Oh, and Bob Odenkirk and David Cross have a new HBO series.

And the cast of Battlestar Galactica will present the Top 10 List on Letterman tonight.

Defibrillator, please.


Above: Kean Soo's spectacular fan-art tribute to Springsteen and Pilgrim, from

Comic Books: I so love Scott Pilgrim


The Scott Pilgrim series, written and drawn by Bryan Lee O'Malley, isn't the most philosophical or complex or beautifully drawn comic I've read since getting back into these things, but I can't think of one that I've enjoyed more. Four volumes of a planned six have been released so far (they come out roughly once a year), and I'm on my second reading of the set.

Scott, our protagonist, is a 23-year-old living in Toronto and trying his hardest to keep his life as uncomplicated as possible. As the first book (Scott Pilgrim's Precious Little Life) begins, he's dating a 17-year-old high-schooler named Knives Chau - the age difference does not go unnoticed by Scott's friends - but he soon becomes obsessed with Ramona Flowers, a rollerblading delivery girl who doesn't exactly dig on first. After some awkward interactions and metaphysical run-ins, Scott finds out that if he wants to date Ramona, he must defeat her seven evil ex-boyfriends in combat. That pretty much sets up the series, and we're tossed into Scott's world of indie rock, video games, and the growing threat of emotional maturity.


Although the series is based in real-world Toronto, its reality owes owes a lot to video games and comic books. Fights end with a puff of smoke and a loot drop, neighborhood bars have glowing save points in the corner, and rock bands have the ability to knock an entire audience unconscious. That's mighty difficult to pull off without seeming goofy or pandering, but O'Malley keeps his story grounded emotionally, allowing room for some of the more bizarre and broadly comic moments. In fact, there's a distinct melancholy that hovers over the books. It's never heavy-handed, and it isn't always immediately noticeable, but it gives the characters a kind of depth that catches you off-guard. For all his faults, you still can't help rooting for Scott: he's kind of thoughtless, but he's (generally) sweet and (mostly) sincere.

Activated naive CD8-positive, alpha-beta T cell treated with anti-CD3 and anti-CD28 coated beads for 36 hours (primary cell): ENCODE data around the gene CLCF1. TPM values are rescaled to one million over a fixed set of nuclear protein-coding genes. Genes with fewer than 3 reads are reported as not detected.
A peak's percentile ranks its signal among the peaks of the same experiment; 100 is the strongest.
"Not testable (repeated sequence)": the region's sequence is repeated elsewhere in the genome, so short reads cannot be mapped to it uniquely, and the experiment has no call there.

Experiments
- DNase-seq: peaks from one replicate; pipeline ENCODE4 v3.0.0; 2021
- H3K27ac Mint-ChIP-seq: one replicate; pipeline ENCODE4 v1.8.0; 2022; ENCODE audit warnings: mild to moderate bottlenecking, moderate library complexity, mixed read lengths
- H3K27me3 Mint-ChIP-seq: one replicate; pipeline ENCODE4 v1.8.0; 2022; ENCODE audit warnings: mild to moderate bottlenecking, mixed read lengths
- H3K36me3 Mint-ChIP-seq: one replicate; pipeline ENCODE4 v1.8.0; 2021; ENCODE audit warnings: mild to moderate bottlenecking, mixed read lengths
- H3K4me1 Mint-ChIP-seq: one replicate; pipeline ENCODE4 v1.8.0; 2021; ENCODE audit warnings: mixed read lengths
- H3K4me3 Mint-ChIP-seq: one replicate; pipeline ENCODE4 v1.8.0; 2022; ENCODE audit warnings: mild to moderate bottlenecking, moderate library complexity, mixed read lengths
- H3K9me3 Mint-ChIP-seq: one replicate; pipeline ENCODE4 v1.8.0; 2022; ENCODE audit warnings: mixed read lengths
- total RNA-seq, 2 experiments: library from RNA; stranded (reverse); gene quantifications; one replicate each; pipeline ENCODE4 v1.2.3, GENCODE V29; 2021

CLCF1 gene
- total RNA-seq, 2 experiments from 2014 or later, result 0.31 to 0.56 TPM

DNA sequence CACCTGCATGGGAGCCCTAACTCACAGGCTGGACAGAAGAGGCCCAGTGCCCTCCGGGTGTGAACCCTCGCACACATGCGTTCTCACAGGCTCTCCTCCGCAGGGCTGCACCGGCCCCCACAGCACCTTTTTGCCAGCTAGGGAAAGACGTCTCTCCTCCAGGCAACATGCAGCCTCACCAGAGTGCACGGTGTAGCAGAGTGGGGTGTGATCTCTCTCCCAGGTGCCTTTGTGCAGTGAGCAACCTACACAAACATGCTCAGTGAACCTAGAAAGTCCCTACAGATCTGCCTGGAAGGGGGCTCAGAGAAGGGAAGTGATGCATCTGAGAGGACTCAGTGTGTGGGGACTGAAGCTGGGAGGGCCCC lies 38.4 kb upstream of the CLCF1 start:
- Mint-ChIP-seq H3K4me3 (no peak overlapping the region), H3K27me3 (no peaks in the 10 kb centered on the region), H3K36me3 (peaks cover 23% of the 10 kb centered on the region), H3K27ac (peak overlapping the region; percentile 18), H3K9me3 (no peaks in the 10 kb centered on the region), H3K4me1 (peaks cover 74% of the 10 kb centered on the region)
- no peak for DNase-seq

I can't think of any reason to not recommend this series, although I think some basic pop-culture literacy helps if you want to get the most out of it. But even if you don't catch that a chapter title was snagged from a New Pornographers song, or that fictional bands Sex Bob-omb and The Clash At Demonhead are old NES game references (Super Mario Bros. 3 and Clash at Demonhead, respectively), you'll find plenty more to love about these books. There are dozens of great little moments and lines that I could blabber on about, but I'd rather let you find them on your own.